Unsurprisingly, cybersecurity attacks on businesses have increased dramatically over the past couple of years. Despite deploying state-of-art security defensive mechanisms, businesses everywhere are suffering from many forms of digital attacks and there are many factors to blame. In addition to security experts reporting more than 4000 security attacks a day, it is even more concerning that digital security attacks increased to a colossal 400% just last year.
Cybersecurity culture within an organization means that the employees in a workplace are aware of the emerging cybersecurity risks and are making security-conscious decisions while handling personal and organizational data. The cybersecurity culture in a workplace also represents that the employees have a “security-first” mindset and are proactively learning and implementing the best security practices to minimize security risks to the business.
While the past year brought upon the pandemic of COVID-19, it also fueled the cybercrimes. According to experts, cybercrime increased 600% due to the pandemic - human mistakes and negligence are to blame. Experts report that as high as 95% of cybersecurity breaches are caused by human error. In other words, an unprepared workforce can actually expose a company to a wide range of digital threats and ultimately can cost hundreds of thousands of dollars to the organization in recovery costs.
Employees that lack the appropriate cybersecurity education and training can expose your business to a host of security risks. Cybercriminals and hacktivist groups leverage sophisticated scams and powerful attack vectors to compromise organizational systems and trick the unsuspecting employees into giving away critical organizational data. Creating a cybersecurity culture within your organization can help you educate your employees and improve your overall organizational security posture. Here are the top five tips to get you started.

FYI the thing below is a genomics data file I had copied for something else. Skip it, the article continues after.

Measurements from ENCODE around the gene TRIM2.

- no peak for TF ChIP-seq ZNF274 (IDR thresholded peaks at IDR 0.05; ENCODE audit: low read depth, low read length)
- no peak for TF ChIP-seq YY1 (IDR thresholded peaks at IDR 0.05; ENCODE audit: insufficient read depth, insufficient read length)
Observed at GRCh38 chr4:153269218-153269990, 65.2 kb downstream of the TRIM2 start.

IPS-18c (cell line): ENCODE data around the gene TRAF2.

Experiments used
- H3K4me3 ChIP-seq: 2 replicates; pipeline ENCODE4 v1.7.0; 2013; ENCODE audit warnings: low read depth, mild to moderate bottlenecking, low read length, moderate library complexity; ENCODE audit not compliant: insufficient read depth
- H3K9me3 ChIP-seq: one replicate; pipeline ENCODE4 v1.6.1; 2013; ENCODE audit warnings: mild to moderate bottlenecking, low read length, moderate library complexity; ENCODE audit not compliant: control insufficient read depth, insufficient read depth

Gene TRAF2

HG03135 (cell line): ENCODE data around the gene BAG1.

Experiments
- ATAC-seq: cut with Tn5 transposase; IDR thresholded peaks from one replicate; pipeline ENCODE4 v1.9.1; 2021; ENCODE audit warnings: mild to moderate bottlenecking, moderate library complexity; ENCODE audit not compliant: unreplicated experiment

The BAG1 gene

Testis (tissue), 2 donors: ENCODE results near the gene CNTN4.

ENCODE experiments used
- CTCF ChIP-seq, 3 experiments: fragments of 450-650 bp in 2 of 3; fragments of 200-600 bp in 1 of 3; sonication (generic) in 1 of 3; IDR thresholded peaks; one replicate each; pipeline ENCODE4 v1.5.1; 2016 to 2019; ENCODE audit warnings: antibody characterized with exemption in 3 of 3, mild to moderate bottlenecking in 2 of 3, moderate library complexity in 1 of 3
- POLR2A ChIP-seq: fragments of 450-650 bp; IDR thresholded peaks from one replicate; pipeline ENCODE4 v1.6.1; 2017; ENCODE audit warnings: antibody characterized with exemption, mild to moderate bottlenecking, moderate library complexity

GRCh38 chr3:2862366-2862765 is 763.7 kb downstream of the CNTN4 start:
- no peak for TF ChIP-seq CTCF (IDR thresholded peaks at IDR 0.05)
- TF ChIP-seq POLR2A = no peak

Employees play a critical role in making an organization’s workplace secure or exposing it to cybersecurity threats. The state of the cybersecurity infrastructure of an organization depends on how well both internal and external security risks are addressed and prepared for. A single mistake of an employee can compromise the whole organization’s security infrastructure. Investing in cybersecurity education and training programs for your employees can not only reduce the chances of a potential security breach arising from the mistakes of the employees, but will also help your workforce to learn the important skills to identify, contain, mitigate,and report potential threats.
Essential security practices like regular data backups, creating strong passwords, using 2-factor authentication, encrypting sensitive information, etc. goes a long way in protecting your organization from many cybersecurity risks. Encourage your employees to implement essential security measures to create a solid foundation of security culture.
A workplace with strict security policies and procedures in place is always more secure, efficient, and productive as compared to the one without proper policies and procedures to guide the workforce. Develop compact security policies that define and address appropriate security behaviors and procedures that are to be respected and implemented by all the employees without exception. Ensure every employee reads and understands these organizational security policies and implements them on daily basis. Creating rewards and sanctions for following or violating these security policies can also help.
There is no better way to ensure that your workplace is prepared against modern cybersecurity threats than to test them with real-world attack simulations. Companies throughout the world are testing their employees by using different tricking and phishing techniques to see how well the employees respond to such attacks and what steps they take to communicate the issue and to mitigate it. Testing your employees with some real-world cyber-attack simulations can point out the weak areas of your employees and will help you to improve them accordingly.
A very high amount of employees will open a suspicious email if they find it hard to communicate it with a superior. Communication is the key when it comes to effective threat handling and mitigation. Make channels of communication clear, simple, and accessible for everyone so any suspicious activity can be reported to the relevant team in a timely manner and without hesitation. Never criticize any of your employees for communicating any suspicious activity or incident that may turn out to be not a significant threat, as it may result in making them hesitant to communicate any malicious activity in the future that may turn out to be of great threat to the organizational assets.